marryj Fri 05-Dec-14 11:27:42

Well in my situation my house was built 80 years a go and has had a view all this time and these new trees were only planted a few years ago. But the length of time a house has been there for makes no difference legally.

BarbarianMum Fri 05-Dec-14 11:33:37

No, no legal difference. But I feel an awful lot more sympathy about people in your situation than someone who buys a house next to a woodland then starts complaining (I'm a woodland manager and this happens all the time).

bruffin Fri 05-Dec-14 11:38:39

chinup at the rate oak grow you'll be dead long before it gets very big.

Agree
When i moved into my house (see above) we had an oak removed but had to replace under the conservation. We bought a 15 year old oak which was barely 6ft high and now over 20 years later it has hardly grown.

HappyAgainOneDay Fri 05-Dec-14 11:55:47

There's one thing to think about if you plant a new tree in a small garden. How close is it to dividing walls, houses, garages, drives, even drains? Roots can have a devastating effect on all these.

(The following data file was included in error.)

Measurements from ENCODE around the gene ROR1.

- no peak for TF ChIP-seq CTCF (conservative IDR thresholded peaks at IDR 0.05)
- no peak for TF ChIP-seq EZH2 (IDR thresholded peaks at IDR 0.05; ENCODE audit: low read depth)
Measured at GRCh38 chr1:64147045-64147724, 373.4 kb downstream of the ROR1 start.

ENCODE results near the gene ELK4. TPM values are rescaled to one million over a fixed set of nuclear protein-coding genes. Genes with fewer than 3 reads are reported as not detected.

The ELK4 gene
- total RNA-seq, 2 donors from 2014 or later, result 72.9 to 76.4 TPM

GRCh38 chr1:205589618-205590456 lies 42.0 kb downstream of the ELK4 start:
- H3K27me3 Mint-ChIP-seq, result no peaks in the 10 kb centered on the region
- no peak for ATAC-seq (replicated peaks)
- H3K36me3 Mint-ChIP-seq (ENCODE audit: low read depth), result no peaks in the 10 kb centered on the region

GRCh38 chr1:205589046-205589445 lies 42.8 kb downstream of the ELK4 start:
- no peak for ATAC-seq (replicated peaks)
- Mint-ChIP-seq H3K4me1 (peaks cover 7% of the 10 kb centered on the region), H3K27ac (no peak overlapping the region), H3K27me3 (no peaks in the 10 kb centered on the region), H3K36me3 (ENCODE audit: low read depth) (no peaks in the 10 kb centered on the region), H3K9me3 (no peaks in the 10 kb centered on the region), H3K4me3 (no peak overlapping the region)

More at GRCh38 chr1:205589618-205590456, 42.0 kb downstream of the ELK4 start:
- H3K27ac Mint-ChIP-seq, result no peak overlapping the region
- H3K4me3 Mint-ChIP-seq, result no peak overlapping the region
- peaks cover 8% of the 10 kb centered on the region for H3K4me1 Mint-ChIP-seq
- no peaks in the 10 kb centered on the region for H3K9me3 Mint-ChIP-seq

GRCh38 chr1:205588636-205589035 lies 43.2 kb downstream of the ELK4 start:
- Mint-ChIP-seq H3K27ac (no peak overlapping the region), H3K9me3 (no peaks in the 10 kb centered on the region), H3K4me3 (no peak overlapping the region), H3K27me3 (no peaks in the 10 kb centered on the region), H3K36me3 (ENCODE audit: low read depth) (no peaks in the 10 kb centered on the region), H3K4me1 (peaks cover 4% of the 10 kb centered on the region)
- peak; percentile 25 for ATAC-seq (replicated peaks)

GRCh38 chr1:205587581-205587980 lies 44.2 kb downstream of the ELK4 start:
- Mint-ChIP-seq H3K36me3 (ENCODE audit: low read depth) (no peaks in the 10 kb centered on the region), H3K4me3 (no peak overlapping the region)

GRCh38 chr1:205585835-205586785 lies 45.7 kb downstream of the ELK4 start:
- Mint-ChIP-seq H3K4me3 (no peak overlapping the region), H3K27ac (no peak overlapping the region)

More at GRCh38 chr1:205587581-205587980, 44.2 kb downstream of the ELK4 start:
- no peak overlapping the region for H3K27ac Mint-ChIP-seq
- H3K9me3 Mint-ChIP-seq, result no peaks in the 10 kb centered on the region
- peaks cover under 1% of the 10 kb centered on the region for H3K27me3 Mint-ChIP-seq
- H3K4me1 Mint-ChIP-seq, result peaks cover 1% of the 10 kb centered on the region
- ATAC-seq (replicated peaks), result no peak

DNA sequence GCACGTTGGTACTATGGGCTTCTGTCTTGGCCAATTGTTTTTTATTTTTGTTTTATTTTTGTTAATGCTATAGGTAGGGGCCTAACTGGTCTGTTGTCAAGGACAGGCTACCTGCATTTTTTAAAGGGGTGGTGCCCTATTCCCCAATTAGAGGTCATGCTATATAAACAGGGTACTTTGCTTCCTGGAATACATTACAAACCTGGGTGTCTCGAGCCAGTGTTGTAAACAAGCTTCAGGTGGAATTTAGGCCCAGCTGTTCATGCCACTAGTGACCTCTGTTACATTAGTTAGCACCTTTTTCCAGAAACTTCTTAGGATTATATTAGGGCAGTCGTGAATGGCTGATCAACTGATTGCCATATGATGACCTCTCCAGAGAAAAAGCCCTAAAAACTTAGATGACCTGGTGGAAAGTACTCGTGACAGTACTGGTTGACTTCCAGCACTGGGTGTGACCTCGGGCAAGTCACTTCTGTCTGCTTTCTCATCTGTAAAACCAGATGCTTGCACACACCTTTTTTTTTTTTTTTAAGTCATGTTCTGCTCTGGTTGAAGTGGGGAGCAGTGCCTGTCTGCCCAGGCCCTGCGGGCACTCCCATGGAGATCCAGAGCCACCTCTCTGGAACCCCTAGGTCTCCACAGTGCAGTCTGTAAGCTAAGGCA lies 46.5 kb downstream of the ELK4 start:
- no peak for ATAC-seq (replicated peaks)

House owners around here have had to cut down their weeping willows and silver birch. We had to cut down our robinia because its roots were too close to our back garden manhole for our comfort and it grew too big for the lawn to grow.

marryj Fri 05-Dec-14 12:26:25

Well that's just stupid buying a house next to a woodland then complaining.

I'm upset as the view I bought the house for each year is getting taken away by someone inconsiderate and there is nothing I can do. I thought trees grew slowly but these aren't.

Heres hoping for high winds or the local yoofs go in and set fire to it.

AdamLambsbreath Fri 05-Dec-14 12:33:47

Happy makes a good point. Planting large trees too close to houses can cause serious problems, including subsidence (because the ground shrinks fro the volume of water the tree draws up) and root damage to walls and drains.

They would have to be serious trees and pretty close to the house, but if they are then it's an issue.

A friend's next-door neighbour planted a horse chestnut tree in their tiny back garden, not 20 feet from the back wall of friend's house, in a conservation area. I advised her to ring the council's tree officer and report it.

DejaVuAllOverAgain Fri 05-Dec-14 12:36:32